Kapiloff, who also happens to chair the town's Planning Board, also told the meeting that the board has had no discussions about that Cole and Maple property. Austin said he thought Habitat for Humanity did hear from at least one member of the Planning Board on the topic, and the board has been discussing changes to zoning that would allow for different types of housing in the the residential district.
Kapiloff at one point suggested that the local residents could try to purchase the property themselves and turn it into a park if they wanted to preserve it as green space.
The three trustees of the Affordable Housing Trust did not react to that suggestion.
Cole Avenue's Paul Guillotte, who wrote the trustees and Habitat for Humanity a lengthy letter outlining his objections to the three-house plan prior to the public forum, reiterated a few of his concerns at the meeting.
Guillotte asked whether Habitat for Humanity had done any studies of the local infrastructure to see whether it would support three additional residences. He noted that the electrical grid in the neighborhood already was overtaxed and prone to blackouts and brownouts.
Austin said issues like electrical and water and sewer capacity would have to be addressed with the town down the road. 
Guillotte also suggested that the three residences could just be the beginning of more development on the Cole and Maple plot.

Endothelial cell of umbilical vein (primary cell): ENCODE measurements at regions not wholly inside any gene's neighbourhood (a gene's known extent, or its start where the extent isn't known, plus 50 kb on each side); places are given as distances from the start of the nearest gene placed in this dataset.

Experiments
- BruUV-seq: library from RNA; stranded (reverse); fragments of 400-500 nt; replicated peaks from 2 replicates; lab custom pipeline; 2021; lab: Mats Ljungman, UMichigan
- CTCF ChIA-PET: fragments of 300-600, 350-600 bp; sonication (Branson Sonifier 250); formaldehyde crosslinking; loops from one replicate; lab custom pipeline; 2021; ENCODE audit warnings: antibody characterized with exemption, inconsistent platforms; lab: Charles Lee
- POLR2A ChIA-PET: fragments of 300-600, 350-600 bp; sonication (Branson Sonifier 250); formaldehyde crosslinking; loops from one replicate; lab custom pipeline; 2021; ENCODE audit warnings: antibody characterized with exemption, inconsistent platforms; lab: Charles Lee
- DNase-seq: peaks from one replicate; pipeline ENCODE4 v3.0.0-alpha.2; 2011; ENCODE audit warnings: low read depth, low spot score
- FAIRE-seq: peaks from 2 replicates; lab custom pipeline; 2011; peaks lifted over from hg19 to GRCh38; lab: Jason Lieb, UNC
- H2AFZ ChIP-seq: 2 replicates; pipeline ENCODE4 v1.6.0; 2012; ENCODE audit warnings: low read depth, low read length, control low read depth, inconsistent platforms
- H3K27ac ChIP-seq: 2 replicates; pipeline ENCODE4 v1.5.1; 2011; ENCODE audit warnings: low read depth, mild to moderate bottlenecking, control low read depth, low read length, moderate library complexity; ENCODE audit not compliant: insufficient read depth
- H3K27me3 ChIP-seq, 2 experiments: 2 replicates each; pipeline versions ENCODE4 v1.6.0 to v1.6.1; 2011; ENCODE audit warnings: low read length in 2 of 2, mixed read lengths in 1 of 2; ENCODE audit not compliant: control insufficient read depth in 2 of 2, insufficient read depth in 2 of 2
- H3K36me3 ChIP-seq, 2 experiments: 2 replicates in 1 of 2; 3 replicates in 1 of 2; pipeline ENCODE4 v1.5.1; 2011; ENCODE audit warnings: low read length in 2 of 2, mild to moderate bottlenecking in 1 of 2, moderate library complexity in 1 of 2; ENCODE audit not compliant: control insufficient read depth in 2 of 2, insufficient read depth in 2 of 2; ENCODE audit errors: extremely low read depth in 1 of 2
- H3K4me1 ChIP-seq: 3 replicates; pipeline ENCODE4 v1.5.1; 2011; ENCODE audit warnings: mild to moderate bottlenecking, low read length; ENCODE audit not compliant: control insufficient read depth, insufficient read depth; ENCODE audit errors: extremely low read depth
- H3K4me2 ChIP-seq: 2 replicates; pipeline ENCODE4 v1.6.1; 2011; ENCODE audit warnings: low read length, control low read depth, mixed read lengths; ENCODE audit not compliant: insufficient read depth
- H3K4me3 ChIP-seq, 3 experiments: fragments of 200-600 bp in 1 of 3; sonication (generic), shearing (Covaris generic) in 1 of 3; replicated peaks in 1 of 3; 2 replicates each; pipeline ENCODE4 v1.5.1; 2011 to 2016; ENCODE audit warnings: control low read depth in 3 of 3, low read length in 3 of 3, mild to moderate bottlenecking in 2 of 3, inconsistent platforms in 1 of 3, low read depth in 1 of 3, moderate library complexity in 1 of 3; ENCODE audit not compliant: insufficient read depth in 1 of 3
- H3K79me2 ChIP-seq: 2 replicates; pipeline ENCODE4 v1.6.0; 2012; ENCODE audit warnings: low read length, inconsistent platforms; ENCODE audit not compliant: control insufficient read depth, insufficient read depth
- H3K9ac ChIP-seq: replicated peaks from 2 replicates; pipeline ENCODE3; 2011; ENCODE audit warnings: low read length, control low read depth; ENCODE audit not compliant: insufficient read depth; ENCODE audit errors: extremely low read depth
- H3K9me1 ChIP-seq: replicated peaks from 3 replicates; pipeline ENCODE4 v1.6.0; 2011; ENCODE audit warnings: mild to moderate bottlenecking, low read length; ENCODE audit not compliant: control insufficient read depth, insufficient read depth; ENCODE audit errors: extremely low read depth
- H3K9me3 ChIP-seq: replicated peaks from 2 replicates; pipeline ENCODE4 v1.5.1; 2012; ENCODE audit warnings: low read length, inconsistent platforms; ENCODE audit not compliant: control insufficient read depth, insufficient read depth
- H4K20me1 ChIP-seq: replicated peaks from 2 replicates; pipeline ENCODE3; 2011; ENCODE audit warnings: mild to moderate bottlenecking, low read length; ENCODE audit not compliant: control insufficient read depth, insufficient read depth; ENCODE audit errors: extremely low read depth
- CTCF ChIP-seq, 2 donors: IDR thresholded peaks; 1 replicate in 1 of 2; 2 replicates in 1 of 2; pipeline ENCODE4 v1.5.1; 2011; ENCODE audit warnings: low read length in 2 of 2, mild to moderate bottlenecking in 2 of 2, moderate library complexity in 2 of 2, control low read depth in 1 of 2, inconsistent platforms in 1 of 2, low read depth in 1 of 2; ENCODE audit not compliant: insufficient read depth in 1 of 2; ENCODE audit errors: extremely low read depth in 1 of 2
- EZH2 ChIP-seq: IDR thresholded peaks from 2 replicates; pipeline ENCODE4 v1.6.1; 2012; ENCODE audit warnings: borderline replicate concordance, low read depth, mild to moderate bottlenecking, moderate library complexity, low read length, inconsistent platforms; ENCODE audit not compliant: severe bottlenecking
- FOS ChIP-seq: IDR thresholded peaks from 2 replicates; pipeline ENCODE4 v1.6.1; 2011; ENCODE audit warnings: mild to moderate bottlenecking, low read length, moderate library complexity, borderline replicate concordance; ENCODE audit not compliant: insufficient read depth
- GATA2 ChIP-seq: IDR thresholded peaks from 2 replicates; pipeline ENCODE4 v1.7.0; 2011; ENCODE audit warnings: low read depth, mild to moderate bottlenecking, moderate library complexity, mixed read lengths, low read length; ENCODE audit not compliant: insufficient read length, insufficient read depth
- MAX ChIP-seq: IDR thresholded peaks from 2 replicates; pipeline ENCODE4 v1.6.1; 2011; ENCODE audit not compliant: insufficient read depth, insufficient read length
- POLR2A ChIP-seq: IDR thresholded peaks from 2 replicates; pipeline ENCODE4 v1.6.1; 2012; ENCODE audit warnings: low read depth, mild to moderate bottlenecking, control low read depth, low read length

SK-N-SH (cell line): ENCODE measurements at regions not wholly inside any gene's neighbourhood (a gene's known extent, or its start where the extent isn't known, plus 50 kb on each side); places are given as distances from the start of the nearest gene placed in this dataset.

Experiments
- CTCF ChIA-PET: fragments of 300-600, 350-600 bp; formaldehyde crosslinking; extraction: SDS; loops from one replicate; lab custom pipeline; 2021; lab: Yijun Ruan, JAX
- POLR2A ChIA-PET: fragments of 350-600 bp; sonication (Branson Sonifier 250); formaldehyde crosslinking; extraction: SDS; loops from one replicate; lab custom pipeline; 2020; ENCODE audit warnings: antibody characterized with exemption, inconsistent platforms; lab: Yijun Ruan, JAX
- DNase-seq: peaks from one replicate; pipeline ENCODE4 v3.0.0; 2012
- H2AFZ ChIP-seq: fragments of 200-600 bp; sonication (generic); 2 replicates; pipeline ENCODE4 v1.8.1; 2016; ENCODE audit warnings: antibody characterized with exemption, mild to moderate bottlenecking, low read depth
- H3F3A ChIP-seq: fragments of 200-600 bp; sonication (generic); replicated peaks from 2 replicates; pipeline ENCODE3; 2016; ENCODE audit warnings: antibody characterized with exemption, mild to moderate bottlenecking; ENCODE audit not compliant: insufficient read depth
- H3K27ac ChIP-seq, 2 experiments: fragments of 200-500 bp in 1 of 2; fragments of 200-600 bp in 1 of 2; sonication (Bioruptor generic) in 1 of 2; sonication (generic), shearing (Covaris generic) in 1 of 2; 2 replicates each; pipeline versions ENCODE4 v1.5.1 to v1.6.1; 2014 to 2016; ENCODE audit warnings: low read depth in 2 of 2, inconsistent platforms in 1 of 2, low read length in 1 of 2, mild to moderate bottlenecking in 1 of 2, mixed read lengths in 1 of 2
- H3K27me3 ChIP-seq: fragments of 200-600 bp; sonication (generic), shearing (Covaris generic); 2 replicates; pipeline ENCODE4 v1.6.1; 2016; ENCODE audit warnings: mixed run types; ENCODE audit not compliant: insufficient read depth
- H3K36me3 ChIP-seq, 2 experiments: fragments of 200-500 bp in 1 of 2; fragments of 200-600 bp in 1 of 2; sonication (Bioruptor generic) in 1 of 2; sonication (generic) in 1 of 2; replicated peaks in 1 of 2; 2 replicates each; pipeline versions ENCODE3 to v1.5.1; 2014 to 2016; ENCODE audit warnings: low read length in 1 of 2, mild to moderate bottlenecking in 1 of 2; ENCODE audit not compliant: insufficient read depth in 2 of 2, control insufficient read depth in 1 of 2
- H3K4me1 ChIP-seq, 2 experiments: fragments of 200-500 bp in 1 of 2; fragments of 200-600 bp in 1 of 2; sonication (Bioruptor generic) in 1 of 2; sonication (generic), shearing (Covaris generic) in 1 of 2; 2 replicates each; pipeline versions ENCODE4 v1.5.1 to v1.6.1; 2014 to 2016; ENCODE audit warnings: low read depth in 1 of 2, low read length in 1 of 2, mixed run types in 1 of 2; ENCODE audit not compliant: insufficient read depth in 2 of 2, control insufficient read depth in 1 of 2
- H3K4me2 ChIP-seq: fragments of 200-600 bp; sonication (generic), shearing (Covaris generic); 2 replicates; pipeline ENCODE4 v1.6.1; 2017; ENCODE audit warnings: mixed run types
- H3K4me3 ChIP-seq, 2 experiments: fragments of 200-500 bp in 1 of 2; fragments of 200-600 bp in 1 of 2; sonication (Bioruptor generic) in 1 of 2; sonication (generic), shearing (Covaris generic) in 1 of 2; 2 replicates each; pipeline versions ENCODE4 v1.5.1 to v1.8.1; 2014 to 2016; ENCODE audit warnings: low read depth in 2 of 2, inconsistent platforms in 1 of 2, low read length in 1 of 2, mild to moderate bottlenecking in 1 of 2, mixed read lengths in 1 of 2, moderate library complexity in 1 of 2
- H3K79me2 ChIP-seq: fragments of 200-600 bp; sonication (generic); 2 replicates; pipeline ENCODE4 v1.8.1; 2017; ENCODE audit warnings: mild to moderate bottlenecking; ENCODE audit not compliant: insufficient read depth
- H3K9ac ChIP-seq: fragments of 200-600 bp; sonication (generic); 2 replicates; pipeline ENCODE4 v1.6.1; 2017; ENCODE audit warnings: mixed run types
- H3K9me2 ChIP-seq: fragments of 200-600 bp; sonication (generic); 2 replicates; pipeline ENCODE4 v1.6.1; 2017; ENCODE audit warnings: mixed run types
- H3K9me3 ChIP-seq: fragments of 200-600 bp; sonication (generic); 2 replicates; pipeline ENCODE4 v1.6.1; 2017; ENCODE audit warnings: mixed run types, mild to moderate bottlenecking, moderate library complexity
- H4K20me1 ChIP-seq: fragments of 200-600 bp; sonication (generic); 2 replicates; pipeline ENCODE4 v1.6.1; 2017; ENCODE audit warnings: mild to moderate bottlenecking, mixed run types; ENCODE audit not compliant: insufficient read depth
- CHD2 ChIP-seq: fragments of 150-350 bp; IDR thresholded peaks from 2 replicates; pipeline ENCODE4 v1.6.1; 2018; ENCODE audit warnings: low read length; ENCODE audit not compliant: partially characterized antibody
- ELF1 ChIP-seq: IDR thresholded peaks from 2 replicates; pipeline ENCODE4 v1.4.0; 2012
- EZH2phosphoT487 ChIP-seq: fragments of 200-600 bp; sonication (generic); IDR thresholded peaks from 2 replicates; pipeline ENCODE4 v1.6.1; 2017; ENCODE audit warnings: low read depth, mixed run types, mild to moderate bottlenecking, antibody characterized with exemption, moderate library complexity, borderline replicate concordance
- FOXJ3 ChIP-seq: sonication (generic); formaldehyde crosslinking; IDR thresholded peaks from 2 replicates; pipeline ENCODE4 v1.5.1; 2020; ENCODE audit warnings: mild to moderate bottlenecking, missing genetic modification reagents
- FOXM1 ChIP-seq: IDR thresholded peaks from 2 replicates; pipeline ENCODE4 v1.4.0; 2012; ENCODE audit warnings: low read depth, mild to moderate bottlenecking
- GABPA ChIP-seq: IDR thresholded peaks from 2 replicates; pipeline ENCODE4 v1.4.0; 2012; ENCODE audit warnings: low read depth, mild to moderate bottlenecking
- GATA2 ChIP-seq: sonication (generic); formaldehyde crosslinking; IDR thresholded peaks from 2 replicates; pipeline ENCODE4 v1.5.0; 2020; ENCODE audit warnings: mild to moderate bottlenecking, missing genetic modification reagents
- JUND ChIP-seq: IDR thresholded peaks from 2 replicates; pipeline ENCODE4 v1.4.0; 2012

"Five years down the road, the guys on the Planning Board will want to add a garage to each house, and they'll want to make sure each one of those garages has an in-law apartment," Guillotte said.
The Northern Berkshire Habitat board noted that the homes could be deed-restricted to prevent any expansion on the properties. Austin said he has been with Habitat for Humanity for 17 years and only could remember one homeowner who put an addition on his or her home after occupancy.
One of Guillotte's written objections -- the proposed rotation of the three homes to orient them toward the sun for maximum solar power generation -- was addressed before the meeting. Austin said, at the start, that Habitat for Humanity currently is planning to keep the homes perpendicular with the road, in accordance with town zoning.
Guillotte did compliment Habitat for Humanity for its latest drawings of its proposed homes, which show porches, in keeping with the character of the neighborhood.
The best compliment received by the non-profit came from Martha Westerdahl, who lives across Cole Avenue from the parcel in question.

One of the conceptual drawings shown at Friday's meeting.
"What is the objection to multiple houses?" she asked her fellow residents early in the meeting.
"I applaud you for trying to put three houses on this land," Westerdahl said later. "It's a good way to reduce the tax bill for people who are living paycheck to paycheck. However, there are challenges to this property. Putting a driveway on Cole Avenue could be dangerous.
"You have to find a happy medium. I'm in favor of putting at least two houses on this lot."
The Northern Berkshire Habitat for Humanity board promised to take Friday's comments into consideration as it continues to develop its plan for the parcel.
"We'll have another meeting in late March, probably," Austin said at the end of the meeting. "What I'm hearing from you tonight is two [homes] would be acceptable."
"Or one and some green space," Levy answered.

Tags: affordable housing trust,   habitat for humanity,